As I was thinking about uniforms, and realizing that they can serve a frightening purpose, I also realized two things: 1) I did not want a department uniform. (The idea of all of us, very different individuals dressing identically actually became hilarious and material for some kind of bad skit sometime.) and 2) I already had a uniform, my uniform, that I had been wearing for most of the school year.

My uniform consists of blue jeans and a plain t-shirt of some kind, long-sleeved in the winter, short- sleeved as it gets warmer, plus some “accessory”, a scarf, or a necklace. I have worn the same pair of earrings for about the last two years, so I didn’t have to make a decision there and the scarf/necklace decision is usually easy. I choose from several favorites.

The day I made that announcement in the department was probably a day when my two pairs of jeans were both in the laundry and I had to choose the black pants, or heaven forbid, a skirt. It’s easy to tell from this that “fashion” is not really part of my life, convenience and comfort are.

But I realize that what I want is not a department uniform, or a school uniform, but a way to make clothing decisions easy and I realize that I have found that.. jeans, t-shirt and scarf/necklace. It works for me. Sometimes I will break out of it. Today I wore a skirt and dangly earrings. My colleagues noticed (or at least the fashion-conscious ones did, and I like the way it felt, but tomorrow, I will probably go back to the “uniform.”

It’s my uniform. I am not part of a larger “uniformed” collective, I am using clothes as I wish, not as some authority dictates. What could be more fashionable?

Jane

 

 

 

 

 

Are You Going to Wear THAT!?

My mother on Memorial Day 2008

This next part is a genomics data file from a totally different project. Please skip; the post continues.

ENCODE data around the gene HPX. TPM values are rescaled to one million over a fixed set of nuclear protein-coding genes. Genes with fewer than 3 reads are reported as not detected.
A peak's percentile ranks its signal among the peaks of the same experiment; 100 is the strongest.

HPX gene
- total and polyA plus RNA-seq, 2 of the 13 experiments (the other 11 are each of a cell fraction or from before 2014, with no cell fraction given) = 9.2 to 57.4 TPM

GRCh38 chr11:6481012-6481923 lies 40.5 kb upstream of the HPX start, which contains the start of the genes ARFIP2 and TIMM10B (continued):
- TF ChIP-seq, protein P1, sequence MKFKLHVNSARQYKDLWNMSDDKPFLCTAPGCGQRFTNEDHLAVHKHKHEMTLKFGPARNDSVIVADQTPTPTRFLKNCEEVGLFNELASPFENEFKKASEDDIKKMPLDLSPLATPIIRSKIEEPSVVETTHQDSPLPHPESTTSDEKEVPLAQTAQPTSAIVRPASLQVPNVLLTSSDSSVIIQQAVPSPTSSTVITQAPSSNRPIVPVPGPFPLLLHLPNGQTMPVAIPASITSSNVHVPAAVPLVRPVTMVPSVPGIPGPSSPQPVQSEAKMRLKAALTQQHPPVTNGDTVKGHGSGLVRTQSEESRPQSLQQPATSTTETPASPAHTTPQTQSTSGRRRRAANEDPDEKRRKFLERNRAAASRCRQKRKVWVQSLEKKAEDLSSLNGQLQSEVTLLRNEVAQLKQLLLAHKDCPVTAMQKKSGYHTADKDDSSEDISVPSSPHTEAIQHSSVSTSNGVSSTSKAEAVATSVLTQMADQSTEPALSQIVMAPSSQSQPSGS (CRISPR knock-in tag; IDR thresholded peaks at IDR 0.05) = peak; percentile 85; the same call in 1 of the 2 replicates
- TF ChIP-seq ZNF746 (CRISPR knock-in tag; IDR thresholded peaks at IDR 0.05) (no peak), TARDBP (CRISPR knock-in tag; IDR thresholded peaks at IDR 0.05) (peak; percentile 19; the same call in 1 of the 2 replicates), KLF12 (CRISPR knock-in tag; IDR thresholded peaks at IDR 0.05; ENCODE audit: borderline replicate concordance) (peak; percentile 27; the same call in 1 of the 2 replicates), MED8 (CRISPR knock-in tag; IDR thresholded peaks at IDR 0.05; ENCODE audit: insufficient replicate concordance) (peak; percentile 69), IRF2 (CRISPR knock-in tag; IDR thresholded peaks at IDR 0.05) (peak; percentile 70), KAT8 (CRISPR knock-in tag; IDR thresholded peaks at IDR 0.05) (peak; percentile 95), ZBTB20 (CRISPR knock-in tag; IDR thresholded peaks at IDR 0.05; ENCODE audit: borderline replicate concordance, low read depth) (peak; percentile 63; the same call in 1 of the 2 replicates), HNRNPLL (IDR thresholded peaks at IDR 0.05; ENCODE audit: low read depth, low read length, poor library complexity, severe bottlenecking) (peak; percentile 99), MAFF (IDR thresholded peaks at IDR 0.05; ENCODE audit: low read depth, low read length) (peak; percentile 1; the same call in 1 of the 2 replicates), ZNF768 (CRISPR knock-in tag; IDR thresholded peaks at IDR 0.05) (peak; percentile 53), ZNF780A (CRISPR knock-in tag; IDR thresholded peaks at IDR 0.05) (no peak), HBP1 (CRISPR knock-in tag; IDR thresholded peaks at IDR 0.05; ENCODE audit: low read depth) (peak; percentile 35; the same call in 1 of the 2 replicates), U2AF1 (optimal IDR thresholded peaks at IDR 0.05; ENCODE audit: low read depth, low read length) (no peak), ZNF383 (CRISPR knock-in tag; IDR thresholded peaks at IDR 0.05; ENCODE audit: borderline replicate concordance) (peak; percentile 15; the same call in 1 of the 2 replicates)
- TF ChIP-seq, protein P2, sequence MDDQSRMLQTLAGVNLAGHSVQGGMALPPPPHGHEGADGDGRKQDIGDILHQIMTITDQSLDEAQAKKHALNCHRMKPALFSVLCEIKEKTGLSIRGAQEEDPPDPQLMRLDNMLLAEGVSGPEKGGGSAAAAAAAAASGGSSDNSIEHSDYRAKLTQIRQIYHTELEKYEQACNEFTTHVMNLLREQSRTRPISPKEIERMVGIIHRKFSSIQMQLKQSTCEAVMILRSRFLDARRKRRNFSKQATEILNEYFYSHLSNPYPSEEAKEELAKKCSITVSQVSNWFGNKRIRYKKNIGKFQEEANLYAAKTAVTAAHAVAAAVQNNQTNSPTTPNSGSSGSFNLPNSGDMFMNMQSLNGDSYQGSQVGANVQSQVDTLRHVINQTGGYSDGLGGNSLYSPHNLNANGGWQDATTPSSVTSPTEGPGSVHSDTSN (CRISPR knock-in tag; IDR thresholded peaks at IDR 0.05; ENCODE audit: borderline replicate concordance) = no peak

My mother on Memorial Day 2008

Like most people, my mother influenced my fashion sense. She raised me with rules like don’t wear white after Labor Day; match your shoes with your belt, bag, and jacket; never wear white before Easter; and don’t mix blue and black. To this day, those rules still govern what I wear, and yet, those rules are challenged as I discover my own style and my new-found joy of fashion.

The other day, I mentioned to Sarah that I was always the weird kid in school who wore red and purple together…remembering my classmates’ sneers in childhood at my horrendous color choices.

She looked confused, “but that’s OK!” she said.

That one statement shook my world. What!? It’s OK?

A few weeks earlier, she informed me that it’s OK to wear black and blue together. I was just getting used to mixing the color of my shoes, belt, and jacket! What’s next?? Wearing white before Easter!? I would never do that!

Keri in Easter Dress at 4 Years Old

My Easter Dress at 4 Years Old

For my mom, Easter not only marked the beginning of spring, but it marked the addition of pastels and other bright colors to my wardrobe. Although the rule technically was “No White Before Memorial Day,” my mother broke that rule for Easter. She would dress me in flowery, pastel dresses, and take my picture. Before then, we dressed in black, brown, or other dark, muted colors. I would whine about the dark clothes I was forced to wear, arguing for light colors. When she worked, I would convince the babysitter that I could dress myself, and I’d run to school in my favorite purple pants and red shirt.

When my mother dressed me, I wore olive green pants with yellow or orange—her favorite colors. Of course, this was in the 1970’s—a fashion style that I laugh at now. (It seems to me that wearing red and purple together should not have been considered a fashion “sin.” In fact, I even found a 1974 image of a woman wearing red & purple together! I must have been a Maverick, and that’s why the kids laughed! They just didn’t know any better themselves!)

So, my fashion sense was built on shame: what could I dare to wear and not get laughed at? Unfortunately, it was all trial and error. So, at this early, impressionable age, I learned about fashion: t-shirts and jeans are always in style.

My fashion sense as a teenager: t-shirts & jeans

My fashion sense as a teenager: t-shirts & jeans

As I continue to wade through fashion pros and cons, I’m thankful for technology and fashion-forward friends who will tell me what looks good and what doesn’t. dress2dress1